Copyright Lisa Papp, 2020, courtesy of Peachtree Publishing

 Afterward, Madeline thought that maybe Mr. Humphrey wasn’t ready to smile. She asked Mr. Finch if she and Star could see Mr. Humphrey again. This time, Madeline sat in a chair next to Mr. Humphrey with Star close by. In a little while, she took a book from her bag and whispers to Mr. Humphrey that she didn’t always like to read. Seeing Madeline with a book, Bonnie loped over and sat next to Star. Madeline began to softly read her book out loud.

Near the end of the story, Madeline saw Star move close to Mr. Humphrey and rest his chin on his knee. Mr. Humphrey put his hand on Star’s nose. Finally, Mr. Humphrey looked at Madeline. “‘My wife loved books,’” he said. “‘How about another story?’” While Madeline was choosing another book, Mr. Finch came over and handed her “a tag for Star. I AM A THERAPY DOG, it says.” Madeline “fastened his new tag onto his collar, right above his heart.”

celebrate-picture-books-picture-book-review-madeline-finn-and-the-therapy-dog-mr-humphrey

Copyright Lisa Papp, 2020, courtesy of Peachtree Publishing

Lisa Papp’s immersive storytelling will delight children as they follow Madeline through her practice sessions with Star and see her grow in confidence as she visits the retirement home and devises her own solution to engaging Mr. Humphrey. Kids will empathize with Madeline’s kindness as well as her nervousness over Star’s performance and will cheer each time he does well. Young readers will be fascinated to learn about all of the practice and testing a dog undergoes to become a recognized therapy dog.

Papp’s beautiful pencil, watercolor, and digital illustrations, rendered in soft hues invite kids to Star’s first birthday party and into the Walker Oaks Retirement Village, where the surroundings, the residents, and the staff are depicted in sensitive and realistic scenes. Madeline’s thoughtfulness and consideration for Star and the residents—and especially her concern for Mr. Humphrey—are clearly visible and mirror the natural empathy of children. 

Infused with love, empathy, and heart, Madeline Finn and the Therapy Dog will charm readers as a stand-alone story or to spark additional research into therapy dogs and other animals. The book will quickly become a favorite read aloud and is highly recommended for home, school, and public library collections.

Ages 4 – 8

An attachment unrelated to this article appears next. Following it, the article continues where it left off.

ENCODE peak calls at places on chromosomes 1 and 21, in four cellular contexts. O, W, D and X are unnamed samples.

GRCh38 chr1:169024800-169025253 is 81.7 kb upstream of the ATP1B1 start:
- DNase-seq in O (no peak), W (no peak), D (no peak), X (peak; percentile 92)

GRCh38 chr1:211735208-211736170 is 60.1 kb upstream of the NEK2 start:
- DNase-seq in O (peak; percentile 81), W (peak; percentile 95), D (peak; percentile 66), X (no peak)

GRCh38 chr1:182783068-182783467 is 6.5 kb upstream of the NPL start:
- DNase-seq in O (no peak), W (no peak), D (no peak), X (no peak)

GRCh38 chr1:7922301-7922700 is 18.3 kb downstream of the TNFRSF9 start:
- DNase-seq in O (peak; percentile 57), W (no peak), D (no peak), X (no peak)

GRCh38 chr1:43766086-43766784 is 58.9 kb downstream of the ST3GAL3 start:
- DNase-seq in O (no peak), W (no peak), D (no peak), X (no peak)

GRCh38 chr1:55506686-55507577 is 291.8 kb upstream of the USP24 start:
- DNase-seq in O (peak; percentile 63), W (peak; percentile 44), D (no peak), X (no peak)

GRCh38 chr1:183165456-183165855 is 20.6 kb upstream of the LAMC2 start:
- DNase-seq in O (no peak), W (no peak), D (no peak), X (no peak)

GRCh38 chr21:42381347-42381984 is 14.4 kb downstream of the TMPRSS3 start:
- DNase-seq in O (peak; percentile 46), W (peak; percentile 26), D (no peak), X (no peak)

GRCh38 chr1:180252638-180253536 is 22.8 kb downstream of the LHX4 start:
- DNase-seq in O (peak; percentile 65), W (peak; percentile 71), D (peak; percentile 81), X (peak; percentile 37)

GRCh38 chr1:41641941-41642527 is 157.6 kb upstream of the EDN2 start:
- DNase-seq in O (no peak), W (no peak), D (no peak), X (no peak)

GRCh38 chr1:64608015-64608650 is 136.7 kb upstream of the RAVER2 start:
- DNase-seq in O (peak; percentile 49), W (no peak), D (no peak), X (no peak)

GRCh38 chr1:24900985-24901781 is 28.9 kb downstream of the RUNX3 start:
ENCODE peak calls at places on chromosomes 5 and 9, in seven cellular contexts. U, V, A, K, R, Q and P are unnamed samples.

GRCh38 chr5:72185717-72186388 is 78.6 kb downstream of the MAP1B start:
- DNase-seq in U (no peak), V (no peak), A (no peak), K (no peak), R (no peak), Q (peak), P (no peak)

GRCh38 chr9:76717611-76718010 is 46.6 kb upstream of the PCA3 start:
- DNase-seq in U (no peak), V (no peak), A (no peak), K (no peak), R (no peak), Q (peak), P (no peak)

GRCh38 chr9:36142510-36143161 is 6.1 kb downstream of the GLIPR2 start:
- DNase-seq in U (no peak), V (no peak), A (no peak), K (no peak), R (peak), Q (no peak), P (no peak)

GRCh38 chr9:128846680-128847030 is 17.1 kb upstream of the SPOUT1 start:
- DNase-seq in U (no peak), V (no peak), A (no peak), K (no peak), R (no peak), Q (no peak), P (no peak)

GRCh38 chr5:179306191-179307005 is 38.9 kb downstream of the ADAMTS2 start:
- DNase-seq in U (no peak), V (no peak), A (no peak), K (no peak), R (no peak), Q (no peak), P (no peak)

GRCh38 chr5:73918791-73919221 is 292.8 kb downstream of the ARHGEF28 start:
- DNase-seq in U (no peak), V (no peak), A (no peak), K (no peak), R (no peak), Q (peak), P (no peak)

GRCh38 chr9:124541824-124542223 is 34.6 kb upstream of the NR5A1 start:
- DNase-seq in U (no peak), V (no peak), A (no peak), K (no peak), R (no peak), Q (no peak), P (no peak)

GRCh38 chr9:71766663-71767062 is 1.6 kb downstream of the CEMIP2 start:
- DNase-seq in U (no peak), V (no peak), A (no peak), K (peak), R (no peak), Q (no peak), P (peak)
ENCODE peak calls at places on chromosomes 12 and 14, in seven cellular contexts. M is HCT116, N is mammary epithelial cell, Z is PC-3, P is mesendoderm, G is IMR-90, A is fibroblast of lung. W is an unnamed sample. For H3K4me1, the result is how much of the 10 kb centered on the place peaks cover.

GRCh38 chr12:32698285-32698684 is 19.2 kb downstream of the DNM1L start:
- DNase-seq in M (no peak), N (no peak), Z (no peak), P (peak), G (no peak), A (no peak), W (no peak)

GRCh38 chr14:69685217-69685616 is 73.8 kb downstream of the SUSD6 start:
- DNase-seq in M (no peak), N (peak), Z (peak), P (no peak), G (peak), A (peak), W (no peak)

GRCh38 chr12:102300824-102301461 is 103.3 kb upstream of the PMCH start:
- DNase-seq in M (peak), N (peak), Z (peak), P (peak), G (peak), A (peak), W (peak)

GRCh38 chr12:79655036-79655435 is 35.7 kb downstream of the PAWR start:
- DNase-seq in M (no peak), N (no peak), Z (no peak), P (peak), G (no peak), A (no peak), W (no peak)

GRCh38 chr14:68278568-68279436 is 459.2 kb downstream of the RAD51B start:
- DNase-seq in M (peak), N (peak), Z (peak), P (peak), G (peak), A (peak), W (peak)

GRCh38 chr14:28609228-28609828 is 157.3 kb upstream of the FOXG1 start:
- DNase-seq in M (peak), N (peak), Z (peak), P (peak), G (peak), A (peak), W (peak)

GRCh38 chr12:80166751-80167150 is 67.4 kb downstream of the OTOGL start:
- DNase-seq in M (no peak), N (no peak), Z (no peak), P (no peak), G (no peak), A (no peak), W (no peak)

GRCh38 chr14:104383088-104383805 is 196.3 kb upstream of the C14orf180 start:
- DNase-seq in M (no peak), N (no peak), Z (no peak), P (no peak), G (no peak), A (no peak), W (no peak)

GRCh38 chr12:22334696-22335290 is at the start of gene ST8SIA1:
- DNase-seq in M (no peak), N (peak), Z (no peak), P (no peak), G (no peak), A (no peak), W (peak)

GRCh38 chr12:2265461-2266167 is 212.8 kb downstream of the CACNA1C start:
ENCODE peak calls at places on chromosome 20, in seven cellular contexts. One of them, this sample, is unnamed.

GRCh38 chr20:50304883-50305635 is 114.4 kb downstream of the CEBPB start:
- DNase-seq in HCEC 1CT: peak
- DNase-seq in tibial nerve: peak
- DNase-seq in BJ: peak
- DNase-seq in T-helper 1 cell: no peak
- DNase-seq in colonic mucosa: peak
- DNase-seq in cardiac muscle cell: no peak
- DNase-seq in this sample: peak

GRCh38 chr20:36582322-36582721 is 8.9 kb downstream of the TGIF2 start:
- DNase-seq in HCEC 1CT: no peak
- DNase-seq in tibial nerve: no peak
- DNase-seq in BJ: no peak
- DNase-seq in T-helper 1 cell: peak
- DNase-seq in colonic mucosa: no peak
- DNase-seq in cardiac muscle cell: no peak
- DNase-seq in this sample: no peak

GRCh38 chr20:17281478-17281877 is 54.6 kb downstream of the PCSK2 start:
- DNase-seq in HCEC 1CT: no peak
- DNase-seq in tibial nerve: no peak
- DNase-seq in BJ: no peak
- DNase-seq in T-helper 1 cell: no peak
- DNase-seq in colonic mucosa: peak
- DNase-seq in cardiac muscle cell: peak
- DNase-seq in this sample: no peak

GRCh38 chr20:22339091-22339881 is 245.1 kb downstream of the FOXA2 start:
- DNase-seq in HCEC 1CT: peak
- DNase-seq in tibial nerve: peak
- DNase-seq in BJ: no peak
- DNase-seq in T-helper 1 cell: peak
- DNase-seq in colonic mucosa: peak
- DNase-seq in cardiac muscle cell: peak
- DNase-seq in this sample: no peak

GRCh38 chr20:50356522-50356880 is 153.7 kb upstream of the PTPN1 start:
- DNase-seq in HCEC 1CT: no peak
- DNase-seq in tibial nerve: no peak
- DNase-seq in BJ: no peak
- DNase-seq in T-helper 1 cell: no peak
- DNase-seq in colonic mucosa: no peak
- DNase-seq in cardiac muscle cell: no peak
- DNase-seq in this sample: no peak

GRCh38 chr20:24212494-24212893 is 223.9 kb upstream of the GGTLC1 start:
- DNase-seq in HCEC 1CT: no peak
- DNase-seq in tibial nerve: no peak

Peachtree Publishing, 2020 | ISBN 978-1682631492

Discover more about Lisa Papp, her books, and her art on her website.

You can find an extensive Activity Kit to download on the Peachtree Publishing website.

International Dog Biscuit Appreciation Day Activity

CPB - Dog Biscuits

Homemade Dog Biscuits

 

These homemade dog biscuits are fun to make and a special treat for your dog at home, a neighbor’s pet, or dogs waiting for forever homes at your local shelter. 

*Children should have adult supervision when using the oven.

Supplies

  • 1 large bowl
  • Large spoon or whisk
  • Cookie cutters – shaped like traditional dog bones or any favorite shape

Ingredients

  • 3 cups Buckwheat flour
  • ½ cup powdered milk
  • 1 teaspoon salt
  • ¾ cup water
  • 1/3 cup margarine or butter, melted
  • 1 egg beaten

Directions

  1. Preheat oven to 325 degrees
  2. Add buckwheat flour to bowl
  3. Add powdered milk to bowl
  4. Add salt to bowl
  5. Stir to mix dry ingredients
  6. Add water
  7. Add melted margarine or butter
  8. Add egg
  9. Stir until liquid is absorbed
  10. Knead for a few minutes to form a dough
  11. If the dough is too dry, add a little more water, one Tablespoon at a time
  12. Place the dough on a board
  13. Roll dough to ½ inch thickness
  14. Cut into shapes with cookie cutters
  15. Bake at 325 degrees for 35 minutes
  16. Biscuits will be hard when cool.

Makes about 40 biscuits.

celebrate-picture-books-picture-book-review-madeline-finn-and-the-therapy-dog-cover

You can find Madeline Finn and the Therapy Dog at these booksellers

Amazon | Barnes & Noble | Books-a-Million

To support your local independent bookstore, order from

Bookshop | IndieBound

Picture Book Review